Fly light. Don't take on full fuel if you don't need it. (But, naturally, maintain legal and adequate reserves.) Pack light and consider ferrying passengers into and out of really high-altitude strips rather than taking them en masse. For example, by cutting the Skyhawk's takeoff weight by 20 percent, you'll realize a 36-percent improvement in runway performance. That's a pretty good payback.
Manage the mixture. At high density altitude, your engine will produce much less than full power at takeoff, so you'll need to set the mixture accordingly. For density altitudes above 3,000 feet, lean the mixture to peak rpm for fixed-pitch prop installations. At 3,000 feet density altitude, our Skyhawk example will be doing well to see 2,400 rpm, roughly the equivalent of 70 percent power. According to Lycoming, you can lean at any setting of 75 percent or less, so you will be doing no harm — and in fact lots of good — to lean properly for takeoff. Airplanes with constant-speed props should be leaned to best-power mixture, between 125 degrees F and 75 degrees F rich of peak exhaust-gas temperature (EGT). You can find this point ahead of time by noting the EGT peak in cruise for a particular altitude. This won't be an exact reference, but because the power curve is quite flat on the rich side of peak EGT, getting in the ballpark will suffice.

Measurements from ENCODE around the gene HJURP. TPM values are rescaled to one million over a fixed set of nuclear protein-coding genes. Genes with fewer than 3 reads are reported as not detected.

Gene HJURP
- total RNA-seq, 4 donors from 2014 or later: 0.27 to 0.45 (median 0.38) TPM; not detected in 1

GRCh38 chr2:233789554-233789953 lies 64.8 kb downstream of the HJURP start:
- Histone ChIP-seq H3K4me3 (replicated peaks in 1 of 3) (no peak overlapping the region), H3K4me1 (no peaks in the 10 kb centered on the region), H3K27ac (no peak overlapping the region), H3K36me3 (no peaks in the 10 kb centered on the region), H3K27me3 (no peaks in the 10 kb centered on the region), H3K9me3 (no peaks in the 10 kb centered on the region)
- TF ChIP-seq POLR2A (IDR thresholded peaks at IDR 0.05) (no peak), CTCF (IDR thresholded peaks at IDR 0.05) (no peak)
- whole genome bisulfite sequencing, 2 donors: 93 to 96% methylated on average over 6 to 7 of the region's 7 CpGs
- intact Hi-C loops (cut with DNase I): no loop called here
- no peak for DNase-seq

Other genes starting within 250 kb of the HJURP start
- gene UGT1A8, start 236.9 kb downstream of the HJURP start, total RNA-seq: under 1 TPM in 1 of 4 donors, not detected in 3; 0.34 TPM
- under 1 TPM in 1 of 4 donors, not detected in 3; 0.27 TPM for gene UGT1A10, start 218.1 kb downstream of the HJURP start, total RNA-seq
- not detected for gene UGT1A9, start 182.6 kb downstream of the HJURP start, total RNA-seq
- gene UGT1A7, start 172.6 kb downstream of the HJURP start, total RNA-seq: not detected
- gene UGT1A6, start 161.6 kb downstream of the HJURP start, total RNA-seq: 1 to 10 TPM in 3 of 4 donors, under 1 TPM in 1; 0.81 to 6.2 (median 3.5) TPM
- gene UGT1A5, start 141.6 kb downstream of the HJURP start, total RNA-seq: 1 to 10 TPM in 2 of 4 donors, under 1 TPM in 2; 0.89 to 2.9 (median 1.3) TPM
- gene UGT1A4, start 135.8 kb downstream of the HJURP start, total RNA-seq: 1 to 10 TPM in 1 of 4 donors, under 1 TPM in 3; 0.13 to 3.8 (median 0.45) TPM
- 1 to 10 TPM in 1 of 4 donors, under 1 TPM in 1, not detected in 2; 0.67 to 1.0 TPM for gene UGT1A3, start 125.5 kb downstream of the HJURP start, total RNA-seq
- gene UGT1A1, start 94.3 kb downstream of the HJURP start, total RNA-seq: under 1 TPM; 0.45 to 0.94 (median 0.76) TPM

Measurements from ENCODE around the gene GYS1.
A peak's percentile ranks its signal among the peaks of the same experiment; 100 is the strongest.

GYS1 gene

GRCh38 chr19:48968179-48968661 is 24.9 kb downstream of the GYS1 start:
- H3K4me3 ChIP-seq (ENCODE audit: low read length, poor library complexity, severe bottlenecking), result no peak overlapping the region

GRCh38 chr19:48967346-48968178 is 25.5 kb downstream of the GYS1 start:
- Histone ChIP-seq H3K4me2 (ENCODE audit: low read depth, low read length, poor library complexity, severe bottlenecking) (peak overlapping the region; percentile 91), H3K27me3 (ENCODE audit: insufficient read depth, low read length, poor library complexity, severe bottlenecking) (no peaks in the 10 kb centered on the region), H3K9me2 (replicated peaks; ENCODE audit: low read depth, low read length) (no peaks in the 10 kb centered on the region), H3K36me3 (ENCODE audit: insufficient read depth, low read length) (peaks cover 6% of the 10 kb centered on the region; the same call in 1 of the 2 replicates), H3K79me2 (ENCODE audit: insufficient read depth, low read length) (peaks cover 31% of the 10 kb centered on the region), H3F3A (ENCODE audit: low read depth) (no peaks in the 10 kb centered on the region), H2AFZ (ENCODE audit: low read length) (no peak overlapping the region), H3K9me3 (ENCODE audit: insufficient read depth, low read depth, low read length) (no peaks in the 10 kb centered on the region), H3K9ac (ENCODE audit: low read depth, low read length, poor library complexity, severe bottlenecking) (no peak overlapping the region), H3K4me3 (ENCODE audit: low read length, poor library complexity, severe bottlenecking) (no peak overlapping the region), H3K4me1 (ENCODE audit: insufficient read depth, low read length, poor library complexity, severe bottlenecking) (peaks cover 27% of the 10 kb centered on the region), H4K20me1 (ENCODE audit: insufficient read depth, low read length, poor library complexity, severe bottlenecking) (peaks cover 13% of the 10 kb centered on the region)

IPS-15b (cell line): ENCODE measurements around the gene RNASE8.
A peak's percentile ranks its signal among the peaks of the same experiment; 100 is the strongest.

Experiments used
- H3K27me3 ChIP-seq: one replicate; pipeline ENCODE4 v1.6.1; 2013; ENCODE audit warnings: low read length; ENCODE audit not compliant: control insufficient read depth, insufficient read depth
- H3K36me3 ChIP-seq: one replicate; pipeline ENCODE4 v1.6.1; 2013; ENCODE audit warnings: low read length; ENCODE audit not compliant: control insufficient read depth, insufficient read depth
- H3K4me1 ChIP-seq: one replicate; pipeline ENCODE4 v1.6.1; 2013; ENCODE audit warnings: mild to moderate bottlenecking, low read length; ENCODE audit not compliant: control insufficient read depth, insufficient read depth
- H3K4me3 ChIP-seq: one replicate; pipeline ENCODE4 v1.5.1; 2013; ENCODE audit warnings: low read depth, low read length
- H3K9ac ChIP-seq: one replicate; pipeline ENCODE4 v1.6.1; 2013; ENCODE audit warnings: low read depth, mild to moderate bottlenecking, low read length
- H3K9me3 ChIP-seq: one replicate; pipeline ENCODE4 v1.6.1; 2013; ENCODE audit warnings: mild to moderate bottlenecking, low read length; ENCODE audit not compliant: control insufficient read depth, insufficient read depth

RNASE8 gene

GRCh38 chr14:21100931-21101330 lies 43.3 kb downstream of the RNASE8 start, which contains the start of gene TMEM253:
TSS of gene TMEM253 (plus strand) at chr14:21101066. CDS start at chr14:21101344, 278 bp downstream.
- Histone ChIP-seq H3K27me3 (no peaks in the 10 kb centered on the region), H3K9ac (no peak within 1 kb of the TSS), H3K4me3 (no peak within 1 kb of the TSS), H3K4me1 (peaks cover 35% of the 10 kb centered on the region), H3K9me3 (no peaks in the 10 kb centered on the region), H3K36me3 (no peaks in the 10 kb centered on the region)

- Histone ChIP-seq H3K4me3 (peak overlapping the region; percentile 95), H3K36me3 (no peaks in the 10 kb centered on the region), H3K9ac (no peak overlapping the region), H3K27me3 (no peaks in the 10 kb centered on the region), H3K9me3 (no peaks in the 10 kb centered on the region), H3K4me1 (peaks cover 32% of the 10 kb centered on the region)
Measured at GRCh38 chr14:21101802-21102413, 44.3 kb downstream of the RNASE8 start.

Turbocharged airplanes perform better at high density altitudes because the engines are capable of sea-level (or near sea-level) power. But, as one longtime mountain flyer put it, you can't turbocharge the wings. A turbocharged Socata Trinidad, for example, will use 25 percent more runway on a day with an 8,000-foot density altitude than at sea level. Fortunately, its climb performance doesn't seriously degrade until reaching 20,000 feet. And as with the Skyhawk, the TB 21's runway and initial climb performance improve greatly at lighter weights. For a 15-percent takeoff-weight reduction, the airplane's ground-roll and obstacle-clearance numbers improve by 30 percent.
Book numbers and rules of thumb are one thing. But by far the best tactic is to proceed into high density-altitude situations gradually. Be very conservative until you have determined that your airplane will perform as advertised. Increase the takeoff weight in increments; don't just assume that because it leapt off the runway at a light loading, it will be enthusiastic at maximum gross weight. Then, with this practical experience in hand, you can relax and take in the other joys of summer.